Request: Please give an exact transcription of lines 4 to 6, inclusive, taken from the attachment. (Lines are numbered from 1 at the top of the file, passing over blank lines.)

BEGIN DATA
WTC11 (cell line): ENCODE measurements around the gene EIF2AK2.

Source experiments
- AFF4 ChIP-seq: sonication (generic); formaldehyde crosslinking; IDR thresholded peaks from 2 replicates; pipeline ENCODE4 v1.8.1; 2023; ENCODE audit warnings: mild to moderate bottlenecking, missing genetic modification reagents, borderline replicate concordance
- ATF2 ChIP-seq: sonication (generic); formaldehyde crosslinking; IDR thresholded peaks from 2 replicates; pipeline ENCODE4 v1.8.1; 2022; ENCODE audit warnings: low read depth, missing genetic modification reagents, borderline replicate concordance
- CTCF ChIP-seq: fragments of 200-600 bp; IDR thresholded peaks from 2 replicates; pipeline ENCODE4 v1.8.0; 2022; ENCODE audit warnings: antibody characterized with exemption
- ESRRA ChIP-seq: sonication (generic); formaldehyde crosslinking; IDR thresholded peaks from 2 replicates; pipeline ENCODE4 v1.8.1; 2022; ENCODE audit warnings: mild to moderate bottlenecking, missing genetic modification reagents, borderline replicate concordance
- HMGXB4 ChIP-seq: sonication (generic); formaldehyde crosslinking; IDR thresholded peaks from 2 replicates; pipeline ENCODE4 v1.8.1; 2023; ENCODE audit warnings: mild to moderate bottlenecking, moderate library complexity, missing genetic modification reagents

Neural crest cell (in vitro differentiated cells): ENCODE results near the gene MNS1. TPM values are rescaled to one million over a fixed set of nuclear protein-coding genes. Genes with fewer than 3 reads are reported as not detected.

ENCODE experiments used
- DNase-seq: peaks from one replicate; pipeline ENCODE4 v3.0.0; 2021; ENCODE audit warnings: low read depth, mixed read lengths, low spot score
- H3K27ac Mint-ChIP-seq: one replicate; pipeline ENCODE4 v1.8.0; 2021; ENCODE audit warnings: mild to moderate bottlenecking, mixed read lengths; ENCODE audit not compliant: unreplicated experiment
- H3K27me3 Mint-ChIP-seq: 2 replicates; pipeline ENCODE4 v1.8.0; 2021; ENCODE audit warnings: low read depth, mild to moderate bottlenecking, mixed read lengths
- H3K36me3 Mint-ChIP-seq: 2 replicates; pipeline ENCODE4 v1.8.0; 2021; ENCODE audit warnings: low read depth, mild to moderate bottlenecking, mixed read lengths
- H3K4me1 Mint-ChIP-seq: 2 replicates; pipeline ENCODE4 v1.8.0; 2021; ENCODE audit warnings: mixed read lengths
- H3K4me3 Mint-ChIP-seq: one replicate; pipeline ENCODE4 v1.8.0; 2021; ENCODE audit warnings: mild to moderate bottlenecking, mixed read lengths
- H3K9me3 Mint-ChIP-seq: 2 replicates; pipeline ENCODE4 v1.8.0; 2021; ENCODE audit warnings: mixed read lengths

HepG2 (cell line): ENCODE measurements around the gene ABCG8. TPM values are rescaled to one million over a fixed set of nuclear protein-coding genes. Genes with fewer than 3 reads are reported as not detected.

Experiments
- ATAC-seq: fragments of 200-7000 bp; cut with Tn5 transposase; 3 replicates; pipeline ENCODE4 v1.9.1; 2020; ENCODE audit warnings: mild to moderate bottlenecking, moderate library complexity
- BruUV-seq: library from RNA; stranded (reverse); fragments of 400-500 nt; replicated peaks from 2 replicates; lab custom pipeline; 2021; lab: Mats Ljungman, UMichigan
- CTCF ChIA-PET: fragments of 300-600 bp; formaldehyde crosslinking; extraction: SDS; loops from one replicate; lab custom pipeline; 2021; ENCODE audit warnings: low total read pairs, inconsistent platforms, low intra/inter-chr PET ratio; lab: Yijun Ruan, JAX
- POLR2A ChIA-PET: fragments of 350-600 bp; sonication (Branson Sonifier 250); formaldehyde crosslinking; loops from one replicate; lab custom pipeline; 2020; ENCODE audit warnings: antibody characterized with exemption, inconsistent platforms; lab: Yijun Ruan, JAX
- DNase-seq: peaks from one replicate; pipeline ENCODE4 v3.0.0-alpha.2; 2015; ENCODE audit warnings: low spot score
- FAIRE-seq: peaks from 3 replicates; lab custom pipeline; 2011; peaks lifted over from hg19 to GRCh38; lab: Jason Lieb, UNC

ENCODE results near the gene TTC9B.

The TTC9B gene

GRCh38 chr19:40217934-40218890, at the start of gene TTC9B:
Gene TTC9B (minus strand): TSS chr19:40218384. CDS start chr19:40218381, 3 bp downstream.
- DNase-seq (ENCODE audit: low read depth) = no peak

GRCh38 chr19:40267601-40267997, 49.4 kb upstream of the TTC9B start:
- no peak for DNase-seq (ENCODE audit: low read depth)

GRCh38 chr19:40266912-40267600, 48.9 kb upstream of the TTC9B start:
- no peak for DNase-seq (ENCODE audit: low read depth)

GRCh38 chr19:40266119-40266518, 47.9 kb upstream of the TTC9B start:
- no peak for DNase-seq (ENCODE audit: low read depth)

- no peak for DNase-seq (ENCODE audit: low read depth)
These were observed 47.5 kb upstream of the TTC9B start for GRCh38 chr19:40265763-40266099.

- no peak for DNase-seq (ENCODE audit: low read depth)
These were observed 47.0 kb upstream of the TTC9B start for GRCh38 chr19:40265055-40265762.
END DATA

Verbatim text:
- ATF2 ChIP-seq: sonication (generic); formaldehyde crosslinking; IDR thresholded peaks from 2 replicates; pipeline ENCODE4 v1.8.1; 2022; ENCODE audit warnings: low read depth, missing genetic modification reagents, borderline replicate concordance
- CTCF ChIP-seq: fragments of 200-600 bp; IDR thresholded peaks from 2 replicates; pipeline ENCODE4 v1.8.0; 2022; ENCODE audit warnings: antibody characterized with exemption
- ESRRA ChIP-seq: sonication (generic); formaldehyde crosslinking; IDR thresholded peaks from 2 replicates; pipeline ENCODE4 v1.8.1; 2022; ENCODE audit warnings: mild to moderate bottlenecking, missing genetic modification reagents, borderline replicate concordance